Sweet and Low: Measuring Brain Glucose During Hypoglycemia
- 1Division of Endocrinology and Diabetes, Department of Medicine, University of Minnesota, Minneapolis, Minnesota
- 2Center for Magnetic Resonance Research, Department of Radiology, University of Minnesota, Minneapolis, Minnesota
- Corresponding author: Elizabeth R. Seaquist, .
In insulin-treated diabetes, the brain is exposed to extremes in glycemia that may have important effects on cerebral function. Consequently, understanding how the brain handles glucose delivered via the circulation under a range of glucose concentrations is important to patients with diabetes. In this issue of Diabetes, van de Ven et al. (1) report a new method to measure the kinetics of glucose transport under hypoglycemic conditions in human subjects. Their observations, coupled with the findings of others (2–4) provide firm evidence that a linear relationship exists between brain and blood glucose concentrations across the entire spectrum of glucose concentrations experienced by humans with uncomplicated type 1 diabetes. As a result, the brain is exposed to the same relative change in glucose concentration as the rest of the body during acute episodes of hypo- and hyperglycemia.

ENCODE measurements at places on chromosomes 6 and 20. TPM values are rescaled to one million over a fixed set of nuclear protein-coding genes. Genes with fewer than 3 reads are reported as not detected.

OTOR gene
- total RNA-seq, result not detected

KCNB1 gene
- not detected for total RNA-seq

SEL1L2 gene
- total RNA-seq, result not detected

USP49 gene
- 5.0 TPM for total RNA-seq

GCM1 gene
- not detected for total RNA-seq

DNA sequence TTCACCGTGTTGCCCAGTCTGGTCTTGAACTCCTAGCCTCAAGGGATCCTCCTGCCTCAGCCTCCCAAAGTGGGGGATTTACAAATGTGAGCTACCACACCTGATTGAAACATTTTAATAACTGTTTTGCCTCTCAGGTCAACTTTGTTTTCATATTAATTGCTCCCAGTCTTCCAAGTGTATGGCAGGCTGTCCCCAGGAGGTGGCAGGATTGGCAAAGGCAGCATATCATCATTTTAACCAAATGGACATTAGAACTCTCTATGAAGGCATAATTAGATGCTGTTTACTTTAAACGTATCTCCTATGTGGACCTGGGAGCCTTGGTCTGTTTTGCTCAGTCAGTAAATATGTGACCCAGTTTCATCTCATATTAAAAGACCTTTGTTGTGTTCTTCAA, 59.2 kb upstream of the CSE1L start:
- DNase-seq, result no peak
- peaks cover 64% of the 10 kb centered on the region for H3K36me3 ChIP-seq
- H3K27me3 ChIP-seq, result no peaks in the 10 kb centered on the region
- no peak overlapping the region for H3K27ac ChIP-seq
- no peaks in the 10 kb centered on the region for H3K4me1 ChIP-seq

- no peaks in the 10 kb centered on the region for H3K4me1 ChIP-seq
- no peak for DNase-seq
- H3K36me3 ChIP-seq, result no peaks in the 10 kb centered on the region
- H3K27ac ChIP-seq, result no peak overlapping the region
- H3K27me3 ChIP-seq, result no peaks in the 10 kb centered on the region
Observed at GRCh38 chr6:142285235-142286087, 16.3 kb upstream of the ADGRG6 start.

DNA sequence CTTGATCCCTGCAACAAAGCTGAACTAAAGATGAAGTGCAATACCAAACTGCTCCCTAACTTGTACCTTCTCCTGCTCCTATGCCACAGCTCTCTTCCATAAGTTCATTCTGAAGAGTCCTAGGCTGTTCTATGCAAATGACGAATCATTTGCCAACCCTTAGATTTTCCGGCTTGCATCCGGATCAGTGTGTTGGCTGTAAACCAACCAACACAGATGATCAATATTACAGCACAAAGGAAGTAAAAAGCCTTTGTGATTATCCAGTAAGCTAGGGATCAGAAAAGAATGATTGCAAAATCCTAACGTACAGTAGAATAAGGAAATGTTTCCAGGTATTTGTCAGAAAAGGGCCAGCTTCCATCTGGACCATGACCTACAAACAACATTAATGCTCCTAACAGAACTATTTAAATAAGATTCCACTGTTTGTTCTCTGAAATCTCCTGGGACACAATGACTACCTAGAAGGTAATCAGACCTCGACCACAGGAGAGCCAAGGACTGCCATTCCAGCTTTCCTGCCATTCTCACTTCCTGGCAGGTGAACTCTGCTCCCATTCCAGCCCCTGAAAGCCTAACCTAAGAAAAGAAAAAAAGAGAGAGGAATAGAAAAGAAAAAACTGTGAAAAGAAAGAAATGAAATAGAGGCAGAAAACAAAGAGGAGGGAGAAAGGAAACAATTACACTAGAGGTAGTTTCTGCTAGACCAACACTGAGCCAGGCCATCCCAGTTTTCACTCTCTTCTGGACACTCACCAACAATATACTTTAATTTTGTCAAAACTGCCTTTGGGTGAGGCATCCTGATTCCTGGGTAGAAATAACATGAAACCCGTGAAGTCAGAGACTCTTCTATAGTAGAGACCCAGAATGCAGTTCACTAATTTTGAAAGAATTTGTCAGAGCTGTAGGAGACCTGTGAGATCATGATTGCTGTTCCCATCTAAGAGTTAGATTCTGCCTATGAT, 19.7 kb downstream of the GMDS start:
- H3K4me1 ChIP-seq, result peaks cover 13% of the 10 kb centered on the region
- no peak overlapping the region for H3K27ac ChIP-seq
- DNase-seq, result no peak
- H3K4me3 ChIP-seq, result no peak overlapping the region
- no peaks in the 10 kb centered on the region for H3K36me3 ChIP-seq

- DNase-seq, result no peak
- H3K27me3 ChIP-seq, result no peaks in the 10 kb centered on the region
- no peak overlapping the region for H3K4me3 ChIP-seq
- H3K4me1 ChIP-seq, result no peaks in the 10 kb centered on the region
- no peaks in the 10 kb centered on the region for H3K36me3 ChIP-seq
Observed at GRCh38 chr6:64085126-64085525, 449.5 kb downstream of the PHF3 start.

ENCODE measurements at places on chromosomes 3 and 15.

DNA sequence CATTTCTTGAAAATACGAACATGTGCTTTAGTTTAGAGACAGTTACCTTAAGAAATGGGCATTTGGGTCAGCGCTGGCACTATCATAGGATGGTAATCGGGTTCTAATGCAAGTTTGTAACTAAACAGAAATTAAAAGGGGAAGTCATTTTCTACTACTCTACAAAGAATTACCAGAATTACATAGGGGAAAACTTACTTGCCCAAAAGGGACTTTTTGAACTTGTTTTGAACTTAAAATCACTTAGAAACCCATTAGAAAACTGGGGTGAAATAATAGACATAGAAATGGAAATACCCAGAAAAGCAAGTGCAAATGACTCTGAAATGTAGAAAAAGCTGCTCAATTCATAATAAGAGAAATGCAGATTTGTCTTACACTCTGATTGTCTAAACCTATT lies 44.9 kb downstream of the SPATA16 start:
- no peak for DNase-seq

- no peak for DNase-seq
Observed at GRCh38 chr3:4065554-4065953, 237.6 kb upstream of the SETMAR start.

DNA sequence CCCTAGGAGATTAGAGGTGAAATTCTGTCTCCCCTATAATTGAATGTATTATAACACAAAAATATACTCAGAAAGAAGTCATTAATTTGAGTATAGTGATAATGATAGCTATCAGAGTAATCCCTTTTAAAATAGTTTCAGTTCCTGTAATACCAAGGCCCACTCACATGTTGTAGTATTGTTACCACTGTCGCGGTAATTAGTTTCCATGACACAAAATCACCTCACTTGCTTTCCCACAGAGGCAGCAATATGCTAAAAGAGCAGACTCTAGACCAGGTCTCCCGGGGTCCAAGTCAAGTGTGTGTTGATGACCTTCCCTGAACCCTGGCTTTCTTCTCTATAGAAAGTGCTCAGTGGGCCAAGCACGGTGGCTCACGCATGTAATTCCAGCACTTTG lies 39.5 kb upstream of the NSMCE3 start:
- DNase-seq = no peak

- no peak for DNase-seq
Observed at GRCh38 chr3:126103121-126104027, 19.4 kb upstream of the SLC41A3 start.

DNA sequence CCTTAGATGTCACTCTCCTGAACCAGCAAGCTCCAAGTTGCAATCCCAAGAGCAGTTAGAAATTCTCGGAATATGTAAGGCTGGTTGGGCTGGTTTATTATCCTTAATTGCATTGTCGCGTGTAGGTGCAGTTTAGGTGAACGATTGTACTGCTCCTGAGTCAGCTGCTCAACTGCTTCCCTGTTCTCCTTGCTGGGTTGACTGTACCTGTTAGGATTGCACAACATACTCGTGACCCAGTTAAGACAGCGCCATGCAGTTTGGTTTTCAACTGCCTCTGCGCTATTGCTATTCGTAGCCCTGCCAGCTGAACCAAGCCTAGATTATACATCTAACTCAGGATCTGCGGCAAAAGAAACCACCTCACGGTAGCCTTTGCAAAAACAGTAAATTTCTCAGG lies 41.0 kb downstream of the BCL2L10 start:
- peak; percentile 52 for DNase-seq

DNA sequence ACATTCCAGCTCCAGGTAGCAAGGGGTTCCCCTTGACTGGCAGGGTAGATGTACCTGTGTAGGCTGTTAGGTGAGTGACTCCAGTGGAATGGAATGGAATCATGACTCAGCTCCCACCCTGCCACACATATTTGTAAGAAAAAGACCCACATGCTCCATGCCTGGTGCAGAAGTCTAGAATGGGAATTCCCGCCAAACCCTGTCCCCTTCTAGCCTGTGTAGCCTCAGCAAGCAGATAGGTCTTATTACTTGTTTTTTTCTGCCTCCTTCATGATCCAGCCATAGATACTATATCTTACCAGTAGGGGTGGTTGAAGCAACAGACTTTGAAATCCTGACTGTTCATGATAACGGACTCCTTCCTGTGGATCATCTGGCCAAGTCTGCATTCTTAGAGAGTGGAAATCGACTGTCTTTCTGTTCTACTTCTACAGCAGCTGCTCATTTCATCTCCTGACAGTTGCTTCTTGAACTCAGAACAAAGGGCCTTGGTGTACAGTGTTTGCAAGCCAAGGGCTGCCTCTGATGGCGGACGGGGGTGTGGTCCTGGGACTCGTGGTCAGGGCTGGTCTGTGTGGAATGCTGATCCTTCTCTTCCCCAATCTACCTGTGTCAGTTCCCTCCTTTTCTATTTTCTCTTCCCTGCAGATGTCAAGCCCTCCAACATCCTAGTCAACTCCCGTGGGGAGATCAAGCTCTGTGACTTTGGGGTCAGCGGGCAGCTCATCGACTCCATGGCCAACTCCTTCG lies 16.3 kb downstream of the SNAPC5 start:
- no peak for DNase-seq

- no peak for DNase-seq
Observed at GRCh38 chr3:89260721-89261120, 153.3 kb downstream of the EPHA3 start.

In the brain, glucose is transported across the blood-brain barrier by facilitated diffusion using GLUT1 (5). Once in the brain, glucose enters neurons via GLUT3 or astrocytes via GLUT1 (Fig. …